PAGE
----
Illustration of degrees of age-related cervicomental changes. Adapted and modified from the 1980 description by Dedo.12 A, Class I, showing a well-defined cervicomental angle with little fat and good skin and platysma tone. B, Class II, showing mild laxity of the cervical skin without significant fat deposition or muscle looseness. C, In class III a layer of subcutaneous fat is present. Liposuction is usually required to improve the cervical contour. There is adequate skin and muscle tone so that lipocontouring yields good results. D, Class IV shows varying degrees of platysma dehiscence and weakness best seen with voluntary facial grimacing. Anterior cervical cording is often visible, and surgical manipulation of the platysma may be helpful. E, In class V, patients have retrognathia that contributes to their neck fullness and may require chin augmentation or mandibular osteotomies. F, Class VI, showing abnormal hyoid position, most often a low-lying hyoid that obscures the cervicomental angle. Neck results from any surgery will be limited owing to this anatomical variant. Used with permission of Mayo Foundation for Medical Education and Research.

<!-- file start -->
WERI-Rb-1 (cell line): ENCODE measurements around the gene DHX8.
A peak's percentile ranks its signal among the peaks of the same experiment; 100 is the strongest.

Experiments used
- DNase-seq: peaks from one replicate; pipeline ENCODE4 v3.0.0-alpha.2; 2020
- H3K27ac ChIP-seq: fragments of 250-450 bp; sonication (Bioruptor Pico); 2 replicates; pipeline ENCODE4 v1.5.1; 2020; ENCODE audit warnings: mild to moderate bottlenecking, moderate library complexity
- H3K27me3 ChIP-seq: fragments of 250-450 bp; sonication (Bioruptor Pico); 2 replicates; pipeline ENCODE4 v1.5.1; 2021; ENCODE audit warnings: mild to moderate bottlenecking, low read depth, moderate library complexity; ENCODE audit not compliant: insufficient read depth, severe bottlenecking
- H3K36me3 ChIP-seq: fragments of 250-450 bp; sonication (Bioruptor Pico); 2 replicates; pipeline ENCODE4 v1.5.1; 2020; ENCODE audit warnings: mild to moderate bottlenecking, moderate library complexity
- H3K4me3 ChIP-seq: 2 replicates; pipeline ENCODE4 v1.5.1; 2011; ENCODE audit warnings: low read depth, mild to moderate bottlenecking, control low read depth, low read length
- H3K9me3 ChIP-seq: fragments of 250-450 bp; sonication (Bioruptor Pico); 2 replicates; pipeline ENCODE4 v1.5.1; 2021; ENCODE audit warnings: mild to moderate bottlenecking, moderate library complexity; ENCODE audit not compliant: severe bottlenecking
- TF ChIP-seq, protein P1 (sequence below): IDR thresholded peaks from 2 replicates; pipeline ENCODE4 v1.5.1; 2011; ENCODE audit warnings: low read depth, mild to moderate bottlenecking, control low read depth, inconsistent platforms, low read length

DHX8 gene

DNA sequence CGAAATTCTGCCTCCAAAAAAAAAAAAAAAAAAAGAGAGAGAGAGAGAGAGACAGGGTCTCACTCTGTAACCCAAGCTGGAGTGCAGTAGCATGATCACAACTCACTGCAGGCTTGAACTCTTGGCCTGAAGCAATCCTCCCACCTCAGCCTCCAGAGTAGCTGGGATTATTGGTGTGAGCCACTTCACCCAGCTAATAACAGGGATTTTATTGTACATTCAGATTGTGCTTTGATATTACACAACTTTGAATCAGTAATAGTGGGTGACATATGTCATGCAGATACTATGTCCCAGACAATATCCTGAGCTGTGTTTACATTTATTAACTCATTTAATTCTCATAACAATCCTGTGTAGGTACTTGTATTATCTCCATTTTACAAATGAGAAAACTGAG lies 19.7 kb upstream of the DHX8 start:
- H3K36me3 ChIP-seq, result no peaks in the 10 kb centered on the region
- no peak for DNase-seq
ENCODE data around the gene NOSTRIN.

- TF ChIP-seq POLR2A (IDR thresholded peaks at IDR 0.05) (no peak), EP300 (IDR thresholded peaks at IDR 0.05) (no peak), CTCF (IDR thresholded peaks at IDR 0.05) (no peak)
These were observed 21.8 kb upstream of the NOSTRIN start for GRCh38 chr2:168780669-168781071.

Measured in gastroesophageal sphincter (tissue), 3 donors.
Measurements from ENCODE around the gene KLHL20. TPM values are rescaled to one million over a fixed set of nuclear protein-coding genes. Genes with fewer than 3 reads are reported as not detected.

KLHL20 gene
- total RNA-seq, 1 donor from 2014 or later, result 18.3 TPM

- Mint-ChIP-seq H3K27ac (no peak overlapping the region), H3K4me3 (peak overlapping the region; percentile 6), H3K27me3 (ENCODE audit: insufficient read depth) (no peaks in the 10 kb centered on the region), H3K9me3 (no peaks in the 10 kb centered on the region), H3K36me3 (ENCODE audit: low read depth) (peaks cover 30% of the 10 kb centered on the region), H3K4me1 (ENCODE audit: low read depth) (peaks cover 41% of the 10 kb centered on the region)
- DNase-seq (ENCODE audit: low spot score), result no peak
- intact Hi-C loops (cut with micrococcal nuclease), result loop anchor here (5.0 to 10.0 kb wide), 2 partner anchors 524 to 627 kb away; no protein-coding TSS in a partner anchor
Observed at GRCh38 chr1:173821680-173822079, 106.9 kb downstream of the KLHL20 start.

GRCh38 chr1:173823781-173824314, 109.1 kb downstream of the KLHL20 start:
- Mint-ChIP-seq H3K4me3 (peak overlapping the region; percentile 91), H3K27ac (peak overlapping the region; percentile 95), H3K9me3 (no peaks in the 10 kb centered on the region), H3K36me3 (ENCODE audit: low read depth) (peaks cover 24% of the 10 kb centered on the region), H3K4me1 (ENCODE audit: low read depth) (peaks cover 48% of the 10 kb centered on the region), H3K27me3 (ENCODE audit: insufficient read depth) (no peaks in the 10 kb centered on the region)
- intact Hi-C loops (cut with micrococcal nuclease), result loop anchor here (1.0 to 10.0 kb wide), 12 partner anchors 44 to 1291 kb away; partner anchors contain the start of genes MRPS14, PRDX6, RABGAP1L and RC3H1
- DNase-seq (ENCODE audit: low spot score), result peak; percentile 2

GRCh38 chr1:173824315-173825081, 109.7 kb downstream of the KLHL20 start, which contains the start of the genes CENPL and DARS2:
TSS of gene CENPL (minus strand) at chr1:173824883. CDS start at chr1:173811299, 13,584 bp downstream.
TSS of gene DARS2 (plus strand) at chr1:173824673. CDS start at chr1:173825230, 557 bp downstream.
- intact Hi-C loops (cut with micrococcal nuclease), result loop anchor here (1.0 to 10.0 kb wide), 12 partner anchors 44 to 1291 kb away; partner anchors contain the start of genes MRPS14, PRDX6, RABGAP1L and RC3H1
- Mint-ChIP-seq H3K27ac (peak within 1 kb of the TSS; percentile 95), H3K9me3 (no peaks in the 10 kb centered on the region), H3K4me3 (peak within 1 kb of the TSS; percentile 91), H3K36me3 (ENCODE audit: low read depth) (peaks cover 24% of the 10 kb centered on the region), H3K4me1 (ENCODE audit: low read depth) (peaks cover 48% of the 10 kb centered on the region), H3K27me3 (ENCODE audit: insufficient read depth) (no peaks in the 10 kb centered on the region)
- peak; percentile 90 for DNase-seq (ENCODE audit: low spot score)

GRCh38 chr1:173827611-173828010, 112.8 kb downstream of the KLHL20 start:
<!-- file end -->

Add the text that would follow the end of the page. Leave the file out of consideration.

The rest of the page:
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Figure 2.

Lazy H–shaped incision. A, An incision is made by marking 1 vertical and 2 horizontal incisions. The center segment of skin is excised and discarded. B, The lateral flaps are undermined and advanced to the midline, and the incision is closed with a Z-plasty. The appearance of the incisions is that of an H lying on its side. Used with permission of Mayo Foundation for Medical Education and Research.